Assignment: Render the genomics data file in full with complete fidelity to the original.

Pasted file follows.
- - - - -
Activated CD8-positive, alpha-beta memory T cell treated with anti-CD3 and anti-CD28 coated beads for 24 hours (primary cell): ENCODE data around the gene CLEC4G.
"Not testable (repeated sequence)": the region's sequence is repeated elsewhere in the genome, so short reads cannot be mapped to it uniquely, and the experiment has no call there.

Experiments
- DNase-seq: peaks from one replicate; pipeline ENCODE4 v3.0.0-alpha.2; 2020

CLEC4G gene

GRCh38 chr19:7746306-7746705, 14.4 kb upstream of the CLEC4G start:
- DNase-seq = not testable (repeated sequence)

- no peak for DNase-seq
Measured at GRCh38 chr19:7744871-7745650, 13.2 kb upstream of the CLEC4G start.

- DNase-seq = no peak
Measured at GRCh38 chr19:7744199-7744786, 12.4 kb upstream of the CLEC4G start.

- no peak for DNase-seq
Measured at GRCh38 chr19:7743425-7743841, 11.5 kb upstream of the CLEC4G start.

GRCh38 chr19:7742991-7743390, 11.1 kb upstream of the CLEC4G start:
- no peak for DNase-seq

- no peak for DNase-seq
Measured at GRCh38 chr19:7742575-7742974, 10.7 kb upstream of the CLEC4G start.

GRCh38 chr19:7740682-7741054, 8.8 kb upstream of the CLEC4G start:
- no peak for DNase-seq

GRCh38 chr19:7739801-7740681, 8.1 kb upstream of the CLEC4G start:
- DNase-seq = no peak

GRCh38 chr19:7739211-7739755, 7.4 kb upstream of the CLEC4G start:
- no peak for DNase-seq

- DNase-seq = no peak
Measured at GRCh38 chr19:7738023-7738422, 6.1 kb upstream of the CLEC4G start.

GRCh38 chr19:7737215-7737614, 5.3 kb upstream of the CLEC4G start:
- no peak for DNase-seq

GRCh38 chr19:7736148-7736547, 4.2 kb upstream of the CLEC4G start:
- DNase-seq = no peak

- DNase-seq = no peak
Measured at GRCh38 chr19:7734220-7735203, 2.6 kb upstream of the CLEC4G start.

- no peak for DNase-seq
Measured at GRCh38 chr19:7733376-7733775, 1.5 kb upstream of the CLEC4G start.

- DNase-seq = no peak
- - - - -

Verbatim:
Activated CD8-positive, alpha-beta memory T cell treated with anti-CD3 and anti-CD28 coated beads for 24 hours (primary cell): ENCODE data around the gene CLEC4G.
"Not testable (repeated sequence)": the region's sequence is repeated elsewhere in the genome, so short reads cannot be mapped to it uniquely, and the experiment has no call there.

Experiments
- DNase-seq: peaks from one replicate; pipeline ENCODE4 v3.0.0-alpha.2; 2020

CLEC4G gene

GRCh38 chr19:7746306-7746705, 14.4 kb upstream of the CLEC4G start:
- DNase-seq = not testable (repeated sequence)

- no peak for DNase-seq
Measured at GRCh38 chr19:7744871-7745650, 13.2 kb upstream of the CLEC4G start.

- DNase-seq = no peak
Measured at GRCh38 chr19:7744199-7744786, 12.4 kb upstream of the CLEC4G start.

- no peak for DNase-seq
Measured at GRCh38 chr19:7743425-7743841, 11.5 kb upstream of the CLEC4G start.

GRCh38 chr19:7742991-7743390, 11.1 kb upstream of the CLEC4G start:
- no peak for DNase-seq

- no peak for DNase-seq
Measured at GRCh38 chr19:7742575-7742974, 10.7 kb upstream of the CLEC4G start.

GRCh38 chr19:7740682-7741054, 8.8 kb upstream of the CLEC4G start:
- no peak for DNase-seq

GRCh38 chr19:7739801-7740681, 8.1 kb upstream of the CLEC4G start:
- DNase-seq = no peak

GRCh38 chr19:7739211-7739755, 7.4 kb upstream of the CLEC4G start:
- no peak for DNase-seq

- DNase-seq = no peak
Measured at GRCh38 chr19:7738023-7738422, 6.1 kb upstream of the CLEC4G start.

GRCh38 chr19:7737215-7737614, 5.3 kb upstream of the CLEC4G start:
- no peak for DNase-seq

GRCh38 chr19:7736148-7736547, 4.2 kb upstream of the CLEC4G start:
- DNase-seq = no peak

- DNase-seq = no peak
Measured at GRCh38 chr19:7734220-7735203, 2.6 kb upstream of the CLEC4G start.

- no peak for DNase-seq
Measured at GRCh38 chr19:7733376-7733775, 1.5 kb upstream of the CLEC4G start.

- DNase-seq = no peak